It seems like the route to go would be to put a preliminary ruling in the docket saying, “this suit may proceed.” and then get them to accept the publication of “yes, you wiretapped al-Haramain without a warrnt you assholes.”

    Though you’re probably right that Walker would include language like “exclusive” that DOJ probably wishes were classified.

    • LabDancer says:

      …which isn’t to say your recently-surfaced fan base from Planet Oregon is entirely ignorant on this front …

      … [crickets]

    • bmaz says:

      Well, I can’t find it now, but that is exactly what I said about a week ago. The resulting order can be blindingly simple and innocuous. It need not impinge on anything classified in the least. Unless, of course, the government is going to argue that a finding of standing itself is classified, which I would not put past them. In fact, I pretty much expect just that; they are perhaps worried about info getting to al-Qaida, but that is but a fraction of their fear. The floodgates opening is by far the real fear here, not that sources and methods get to AQ.

      • JohnJ says:

        The floodgates opening is by far the real fear here, not that sources and methods get to AQ.

        I have been suspecting this explanation for a whole lot of the lack of action we are seeing so far. There is a huge pile of past misdeeds waiting to be corrected. Move the wrong (or right?) piece and we have a flood.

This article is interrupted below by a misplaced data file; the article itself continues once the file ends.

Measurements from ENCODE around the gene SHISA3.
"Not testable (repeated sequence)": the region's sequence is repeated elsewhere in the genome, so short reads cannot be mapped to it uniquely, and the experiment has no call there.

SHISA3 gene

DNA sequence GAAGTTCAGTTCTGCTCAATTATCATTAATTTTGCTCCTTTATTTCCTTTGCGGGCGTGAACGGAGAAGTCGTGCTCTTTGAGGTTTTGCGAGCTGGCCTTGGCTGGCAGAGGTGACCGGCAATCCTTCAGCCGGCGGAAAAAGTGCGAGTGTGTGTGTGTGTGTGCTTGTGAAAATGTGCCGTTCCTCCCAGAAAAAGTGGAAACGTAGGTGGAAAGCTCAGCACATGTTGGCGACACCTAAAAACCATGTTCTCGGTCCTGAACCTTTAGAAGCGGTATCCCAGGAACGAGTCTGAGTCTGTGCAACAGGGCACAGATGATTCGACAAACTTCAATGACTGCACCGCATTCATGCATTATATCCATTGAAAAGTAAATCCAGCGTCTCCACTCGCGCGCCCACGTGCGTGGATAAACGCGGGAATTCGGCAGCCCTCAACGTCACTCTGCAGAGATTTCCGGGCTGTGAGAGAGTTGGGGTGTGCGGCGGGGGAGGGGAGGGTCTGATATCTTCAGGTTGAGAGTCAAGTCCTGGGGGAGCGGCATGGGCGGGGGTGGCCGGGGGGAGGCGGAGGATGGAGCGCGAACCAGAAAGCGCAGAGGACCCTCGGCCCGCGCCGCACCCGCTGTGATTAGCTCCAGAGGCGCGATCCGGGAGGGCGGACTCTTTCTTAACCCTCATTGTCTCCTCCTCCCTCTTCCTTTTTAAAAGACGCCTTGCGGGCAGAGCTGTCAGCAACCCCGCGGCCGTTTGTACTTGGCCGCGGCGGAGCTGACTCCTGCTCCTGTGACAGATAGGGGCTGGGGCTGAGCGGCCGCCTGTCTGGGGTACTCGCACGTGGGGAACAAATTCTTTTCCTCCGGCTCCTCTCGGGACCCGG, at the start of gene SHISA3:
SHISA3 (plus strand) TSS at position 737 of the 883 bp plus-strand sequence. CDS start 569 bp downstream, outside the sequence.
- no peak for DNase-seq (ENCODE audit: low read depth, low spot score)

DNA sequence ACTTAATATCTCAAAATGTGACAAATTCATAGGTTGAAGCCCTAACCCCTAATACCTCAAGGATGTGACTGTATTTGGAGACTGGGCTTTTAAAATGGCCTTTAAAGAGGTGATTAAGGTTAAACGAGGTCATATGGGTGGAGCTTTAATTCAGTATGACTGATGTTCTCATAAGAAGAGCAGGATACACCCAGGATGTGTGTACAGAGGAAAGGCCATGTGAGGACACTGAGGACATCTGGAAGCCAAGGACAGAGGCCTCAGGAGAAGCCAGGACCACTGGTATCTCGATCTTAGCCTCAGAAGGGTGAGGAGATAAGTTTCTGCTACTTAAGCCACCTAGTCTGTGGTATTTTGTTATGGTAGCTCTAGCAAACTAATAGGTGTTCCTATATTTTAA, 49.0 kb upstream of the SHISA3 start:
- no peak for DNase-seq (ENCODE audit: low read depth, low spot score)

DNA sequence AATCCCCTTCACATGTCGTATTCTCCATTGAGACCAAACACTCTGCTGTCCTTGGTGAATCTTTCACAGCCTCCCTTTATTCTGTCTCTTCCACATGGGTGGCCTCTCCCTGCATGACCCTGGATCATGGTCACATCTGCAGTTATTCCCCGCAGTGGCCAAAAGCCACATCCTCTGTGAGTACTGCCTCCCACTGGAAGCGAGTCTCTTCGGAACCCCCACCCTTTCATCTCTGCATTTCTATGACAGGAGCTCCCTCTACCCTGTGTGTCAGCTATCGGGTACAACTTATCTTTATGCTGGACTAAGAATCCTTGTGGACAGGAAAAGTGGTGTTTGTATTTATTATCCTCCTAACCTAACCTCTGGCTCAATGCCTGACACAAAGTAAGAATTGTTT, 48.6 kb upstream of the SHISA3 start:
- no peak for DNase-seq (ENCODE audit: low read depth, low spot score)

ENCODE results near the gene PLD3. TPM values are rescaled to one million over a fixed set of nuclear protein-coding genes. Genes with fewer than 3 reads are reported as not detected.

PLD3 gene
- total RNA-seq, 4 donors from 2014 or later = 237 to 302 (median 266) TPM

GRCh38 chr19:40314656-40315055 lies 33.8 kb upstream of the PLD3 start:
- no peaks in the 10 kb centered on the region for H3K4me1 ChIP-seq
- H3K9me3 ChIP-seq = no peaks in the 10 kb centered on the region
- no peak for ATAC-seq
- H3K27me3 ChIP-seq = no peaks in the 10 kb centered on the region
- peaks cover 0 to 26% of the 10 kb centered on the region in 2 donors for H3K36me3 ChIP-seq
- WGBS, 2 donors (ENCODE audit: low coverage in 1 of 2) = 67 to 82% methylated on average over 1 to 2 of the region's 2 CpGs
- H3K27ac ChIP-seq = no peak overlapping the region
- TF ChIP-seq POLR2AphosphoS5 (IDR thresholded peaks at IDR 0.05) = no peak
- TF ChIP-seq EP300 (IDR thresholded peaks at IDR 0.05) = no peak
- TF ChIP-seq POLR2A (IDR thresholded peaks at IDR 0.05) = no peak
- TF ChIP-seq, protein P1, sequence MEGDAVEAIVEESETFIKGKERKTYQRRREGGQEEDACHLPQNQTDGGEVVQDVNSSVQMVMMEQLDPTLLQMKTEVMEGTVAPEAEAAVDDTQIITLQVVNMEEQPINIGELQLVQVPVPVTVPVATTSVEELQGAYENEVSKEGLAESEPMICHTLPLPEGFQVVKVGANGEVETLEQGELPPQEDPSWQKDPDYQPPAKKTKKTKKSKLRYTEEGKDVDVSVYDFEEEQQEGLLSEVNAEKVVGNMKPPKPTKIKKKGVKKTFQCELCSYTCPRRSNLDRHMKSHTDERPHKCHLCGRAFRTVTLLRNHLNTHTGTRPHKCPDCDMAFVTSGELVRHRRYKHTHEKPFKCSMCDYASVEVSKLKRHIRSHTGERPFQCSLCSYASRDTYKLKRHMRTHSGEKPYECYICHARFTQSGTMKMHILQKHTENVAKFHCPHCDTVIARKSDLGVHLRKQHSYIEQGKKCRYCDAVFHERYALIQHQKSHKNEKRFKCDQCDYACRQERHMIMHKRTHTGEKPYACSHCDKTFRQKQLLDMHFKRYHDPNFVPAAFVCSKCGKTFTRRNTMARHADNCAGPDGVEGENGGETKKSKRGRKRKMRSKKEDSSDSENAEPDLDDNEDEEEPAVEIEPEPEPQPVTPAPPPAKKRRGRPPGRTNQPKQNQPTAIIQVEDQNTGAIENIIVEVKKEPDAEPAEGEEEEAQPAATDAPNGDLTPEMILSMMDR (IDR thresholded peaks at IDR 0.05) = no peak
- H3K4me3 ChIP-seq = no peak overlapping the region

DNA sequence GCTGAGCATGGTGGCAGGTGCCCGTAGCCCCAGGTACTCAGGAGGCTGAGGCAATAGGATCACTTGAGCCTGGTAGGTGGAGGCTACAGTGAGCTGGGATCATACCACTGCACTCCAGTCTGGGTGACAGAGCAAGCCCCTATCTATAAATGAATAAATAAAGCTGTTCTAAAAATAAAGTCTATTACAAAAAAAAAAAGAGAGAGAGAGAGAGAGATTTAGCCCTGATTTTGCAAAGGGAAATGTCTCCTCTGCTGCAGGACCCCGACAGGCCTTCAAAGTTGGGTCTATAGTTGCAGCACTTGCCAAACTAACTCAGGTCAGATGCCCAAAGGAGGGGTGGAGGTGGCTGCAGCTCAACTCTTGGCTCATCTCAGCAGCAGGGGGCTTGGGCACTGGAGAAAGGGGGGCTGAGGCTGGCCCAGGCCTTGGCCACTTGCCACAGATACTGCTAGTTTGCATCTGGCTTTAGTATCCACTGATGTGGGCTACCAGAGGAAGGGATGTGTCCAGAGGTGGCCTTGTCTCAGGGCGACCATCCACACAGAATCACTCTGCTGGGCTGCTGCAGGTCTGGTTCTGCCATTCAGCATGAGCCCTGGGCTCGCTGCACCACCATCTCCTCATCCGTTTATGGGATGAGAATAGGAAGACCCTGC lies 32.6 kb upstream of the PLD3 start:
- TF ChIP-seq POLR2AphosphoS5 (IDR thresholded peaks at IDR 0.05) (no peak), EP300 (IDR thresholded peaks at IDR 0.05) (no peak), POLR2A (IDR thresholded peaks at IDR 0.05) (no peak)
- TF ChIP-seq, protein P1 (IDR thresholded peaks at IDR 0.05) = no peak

Maybe not a great idea while the economy is crashing?.

        Cool, there is an edit! I thought you guys were just seeing things *g*

      • emptywheel says:

        Yeah you did. After you reviewed it, you were like, well, that’s not so bad. It was a comment in my original thread on this.

        But then you and I understand that the Appeals Court did not rule on any of the classification issues. I think that’s one problem–folks haven’t read Walker’s original order closely enough to distinguish it from the arguments the sides were making on classification issues.

  3. stryder says:

    This isn’t so much about protecting the gov tactics to root out terrorists or the fact that their using backdoor data mining techniques to develop targets as it is that they can hide behind nat security to manufacture justifications for the gwot.